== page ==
Jeremy Craig, 404-413-1357
ATLANTA — Karl Gerth, a renowned historian of modern Chinese history at Oxford University, will speak Jan. 13, 2011 on the transformation of the Chinese consumer as the country grows in size and impact on the global stage.
The conversation between Gerth and GSU President Mark Becker will be held at 3 p.m. in the Speakers Auditorium of the university’s Student Center located at Courtland and Gilmer streets. The event is free and open to the public.
Gerth is the author of a new book, “As China Goes, So Goes the World: How Chinese Consumers are Transforming Everything.” In it, he explores the ongoing transformation of the Chinese society and economy from one geared toward production and export to a consumer-driven economy and society like the United States.
“The Chinese economy is extremely important, and becoming even more so every day,” Gerth said. “China just passed Japan as the world’s second largest economy and is expected to pass the U.S. as early as 2030.
“So, Chinese consumers, who are just beginning to have lives like those in the U.S., are critical to further expansion of both the Chinese economy and the global economy,” he said.
The changes in Chinese consumers’ lifestyles are quite rapid due to the breakneck pace of the Chinese economy.
“Five years ago, when I began to research this book, I started a list of Number One’s for the Chinese consumer, such as ‘largest consumer of mobile phones, beer, beef, cars, etcetera,” Gerth said. “It grew so long, so quickly, that I abandoned it.”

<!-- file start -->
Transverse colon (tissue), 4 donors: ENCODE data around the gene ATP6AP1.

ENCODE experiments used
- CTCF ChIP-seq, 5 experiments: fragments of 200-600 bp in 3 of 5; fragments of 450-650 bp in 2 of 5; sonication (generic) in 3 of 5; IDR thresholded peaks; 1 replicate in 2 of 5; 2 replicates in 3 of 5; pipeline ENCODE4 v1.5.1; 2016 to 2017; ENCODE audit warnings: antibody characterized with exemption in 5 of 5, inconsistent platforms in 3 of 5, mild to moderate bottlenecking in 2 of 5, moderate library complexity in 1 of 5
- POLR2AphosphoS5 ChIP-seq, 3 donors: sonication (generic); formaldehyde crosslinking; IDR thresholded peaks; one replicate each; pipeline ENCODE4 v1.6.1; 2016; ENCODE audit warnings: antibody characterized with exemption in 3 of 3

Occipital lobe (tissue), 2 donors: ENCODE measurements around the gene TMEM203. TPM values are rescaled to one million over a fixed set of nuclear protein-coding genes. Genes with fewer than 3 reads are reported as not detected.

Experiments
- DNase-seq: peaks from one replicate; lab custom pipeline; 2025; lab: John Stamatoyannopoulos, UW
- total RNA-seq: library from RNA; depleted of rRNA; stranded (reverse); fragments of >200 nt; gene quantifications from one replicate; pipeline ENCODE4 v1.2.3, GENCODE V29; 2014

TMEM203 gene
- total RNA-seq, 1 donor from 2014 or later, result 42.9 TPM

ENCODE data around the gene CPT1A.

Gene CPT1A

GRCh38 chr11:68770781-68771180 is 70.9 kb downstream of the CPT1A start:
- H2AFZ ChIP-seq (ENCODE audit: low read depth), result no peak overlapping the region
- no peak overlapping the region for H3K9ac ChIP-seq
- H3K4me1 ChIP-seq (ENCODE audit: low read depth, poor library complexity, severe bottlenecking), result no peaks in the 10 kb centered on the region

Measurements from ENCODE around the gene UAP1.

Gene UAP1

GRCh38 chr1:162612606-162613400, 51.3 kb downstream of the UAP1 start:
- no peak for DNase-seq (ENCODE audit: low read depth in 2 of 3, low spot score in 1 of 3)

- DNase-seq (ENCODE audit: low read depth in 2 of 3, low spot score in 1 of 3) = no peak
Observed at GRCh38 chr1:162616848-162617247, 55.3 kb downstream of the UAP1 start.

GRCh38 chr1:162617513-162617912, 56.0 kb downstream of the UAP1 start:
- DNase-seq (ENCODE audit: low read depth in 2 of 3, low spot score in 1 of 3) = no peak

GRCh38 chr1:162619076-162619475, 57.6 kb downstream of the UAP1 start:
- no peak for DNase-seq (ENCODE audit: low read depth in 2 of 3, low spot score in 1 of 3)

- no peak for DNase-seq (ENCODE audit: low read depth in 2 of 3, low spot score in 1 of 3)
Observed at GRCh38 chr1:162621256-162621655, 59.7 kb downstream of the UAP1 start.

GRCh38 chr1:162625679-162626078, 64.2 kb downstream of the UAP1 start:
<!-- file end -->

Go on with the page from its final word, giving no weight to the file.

There are both significant global economic consequences as well as environmental impacts as a result of the changes, as political and business leaders around the world look to the Chinese consumer to replace Americans as the drivers of global economic development, he said.
“Nobody should begrudge the Chinese their opportunity to drink Cokes or enjoy any of the other pleasures non-Chinese consumers have,” Gerth explained. “But we all need to contemplate the collective impact of these seemingly minor changes in Chinese lifestyles.
“And if these issues aren’t reconciled for China, can we expect India, Indonesia and other developing consumer markets to be any different?” he asked.
Gerth said he hopes audiences gain a better way to understand the rise of China, giving a way for attendees (as well as readers of the book) to comprehend the bigger picture beyond daily news reports.
“Understanding these underlying drivers contextualizes much of the day-to-day news stories coming out of China, on subjects as diverse as currency exchange rates, carbon emissions, military expenditures, or speculation over who’ll succeed President Hu Jintao in 2010,” he said.
Co-sponsors of the event include the GSU Confucius Institute, the Asian Studies Center, and the World Affairs Council. For more about Gerth and his new book, visit www.aschinagoes.com.
Published Dec. 16, 2010